Bulletin Board Systems in 2022

I’m lucky enough to be in that sweet spot generation of not having grown up with the internet and all it can offer, yet experiencing first hand its invention and first mass consumer take up in the form of the BBS. Not young enough to have been exposed to smart phones and devices as soon as you can read, and to take them for granted, yet not old enough to have been true pioneers, so retaining the childlike wonder.

Like the 8-bit computer revolution itself, it was so exciting. As kids we’d barely got used to the idea of owning our very own computer and all that entailed, before seeing films like WarGames and coming across adverts for CompuServe and modems and such like. It was a tantalising concept, and one out of reach for many, but if you were lucky enough to be able to afford a modem to hook up to your Commodore 64, what a world awaited.

So, of course, a few things have changed over the years. We all love resurrecting our old hardware and even creating new games, new software and plenty of new innovative add-ons for the old 8-bit computers. Convergence between old and new tech is addictive, and the internet and Bulletin Board Systems have not been neglected.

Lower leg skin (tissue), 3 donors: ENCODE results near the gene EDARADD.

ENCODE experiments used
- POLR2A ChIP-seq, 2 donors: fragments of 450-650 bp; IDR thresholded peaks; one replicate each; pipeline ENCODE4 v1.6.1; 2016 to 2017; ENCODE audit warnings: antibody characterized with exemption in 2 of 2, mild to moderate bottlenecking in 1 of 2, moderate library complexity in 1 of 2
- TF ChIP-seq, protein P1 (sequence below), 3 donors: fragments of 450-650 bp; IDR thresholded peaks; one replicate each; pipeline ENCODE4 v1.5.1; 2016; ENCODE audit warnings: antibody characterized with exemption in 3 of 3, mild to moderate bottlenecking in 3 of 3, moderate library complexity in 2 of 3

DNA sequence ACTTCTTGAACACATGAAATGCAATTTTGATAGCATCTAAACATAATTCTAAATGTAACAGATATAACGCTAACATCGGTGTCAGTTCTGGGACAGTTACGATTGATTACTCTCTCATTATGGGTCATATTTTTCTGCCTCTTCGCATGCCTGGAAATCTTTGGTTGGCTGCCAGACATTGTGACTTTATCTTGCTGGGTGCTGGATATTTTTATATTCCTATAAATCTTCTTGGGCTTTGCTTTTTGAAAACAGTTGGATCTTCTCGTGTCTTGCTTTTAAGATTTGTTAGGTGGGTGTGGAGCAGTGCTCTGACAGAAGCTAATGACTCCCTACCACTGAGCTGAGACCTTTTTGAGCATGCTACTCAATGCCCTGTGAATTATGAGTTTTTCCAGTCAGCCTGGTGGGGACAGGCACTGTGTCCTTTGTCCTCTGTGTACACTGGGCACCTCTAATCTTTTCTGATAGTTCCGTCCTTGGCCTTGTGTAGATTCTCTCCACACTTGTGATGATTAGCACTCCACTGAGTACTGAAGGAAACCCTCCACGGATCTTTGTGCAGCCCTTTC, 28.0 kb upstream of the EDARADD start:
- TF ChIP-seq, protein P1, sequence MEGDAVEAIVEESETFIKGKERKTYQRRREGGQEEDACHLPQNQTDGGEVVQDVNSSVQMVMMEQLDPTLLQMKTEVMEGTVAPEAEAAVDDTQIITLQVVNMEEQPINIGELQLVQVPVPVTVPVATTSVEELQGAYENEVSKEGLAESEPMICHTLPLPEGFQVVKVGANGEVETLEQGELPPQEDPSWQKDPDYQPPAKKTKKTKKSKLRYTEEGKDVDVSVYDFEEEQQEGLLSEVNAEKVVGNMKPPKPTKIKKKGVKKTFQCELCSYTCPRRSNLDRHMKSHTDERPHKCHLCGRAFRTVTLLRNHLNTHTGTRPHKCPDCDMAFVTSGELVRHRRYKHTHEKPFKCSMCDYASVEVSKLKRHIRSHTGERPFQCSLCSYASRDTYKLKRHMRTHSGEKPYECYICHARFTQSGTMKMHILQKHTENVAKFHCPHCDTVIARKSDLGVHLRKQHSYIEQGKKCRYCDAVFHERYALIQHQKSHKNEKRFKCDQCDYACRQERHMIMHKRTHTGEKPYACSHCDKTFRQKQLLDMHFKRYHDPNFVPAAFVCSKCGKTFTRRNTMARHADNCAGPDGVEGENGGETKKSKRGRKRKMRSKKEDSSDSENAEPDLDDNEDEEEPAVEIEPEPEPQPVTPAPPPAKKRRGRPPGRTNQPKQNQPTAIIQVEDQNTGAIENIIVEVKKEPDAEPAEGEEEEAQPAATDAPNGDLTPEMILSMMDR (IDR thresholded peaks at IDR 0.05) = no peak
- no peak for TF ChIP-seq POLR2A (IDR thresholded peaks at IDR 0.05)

So, what are our options in 2022? Well firstly we need to get online. Not so easily done in the old sense of the word as yes, you can find modems still available, some still perfectly useable, but dialling into hosted systems over traditional telephone lines still accepting calls is now very rare indeed (although not totally unheard of).

The next logical step in the modern world is to use the internet, right? Well exactly – and with ethernet interfaces in devices such as the incredible 1541 Ultimate II or the Ultimate64, we can do just that. But there are also other, more convenient options. My hardware of choice is the WiFiModem from CBMSTUFF. A user port add-on that literally, as the name suggests, give you access to the world from your Commodore 64 across your existing WiFi.

The wifimodem from CBMSTUFF

The wifimodem is simplicity itself – it adds to existing terminal commands (make sure you’re in an ansii terminal, not colour/petscii) which gives you easy access to configure the SSID and password etc. For example, AT*N lists all available networks. You simply pass the network name and password with another AT command (AT*SSID) and you’re connected. It even uses WPS with AT*WPS. The default BAUD rate is 300 so make sure your terminal program, in my case an updated version of CCGMS, is set to the same.

Oh and in case other people are in the same boat as me, I have to go via my iPhone’s hotspot as my router has been set to 5GHz only (for reasons) and this wifimodem is not compatible, but that’s a very minor inconvenience.

So, now we’re online, the next step is to actually connect to something. My next post will be listing a few of the BBS’s I have been using for the last year or so and which ones I think are worthy of your attention (spoiler alert: all of them).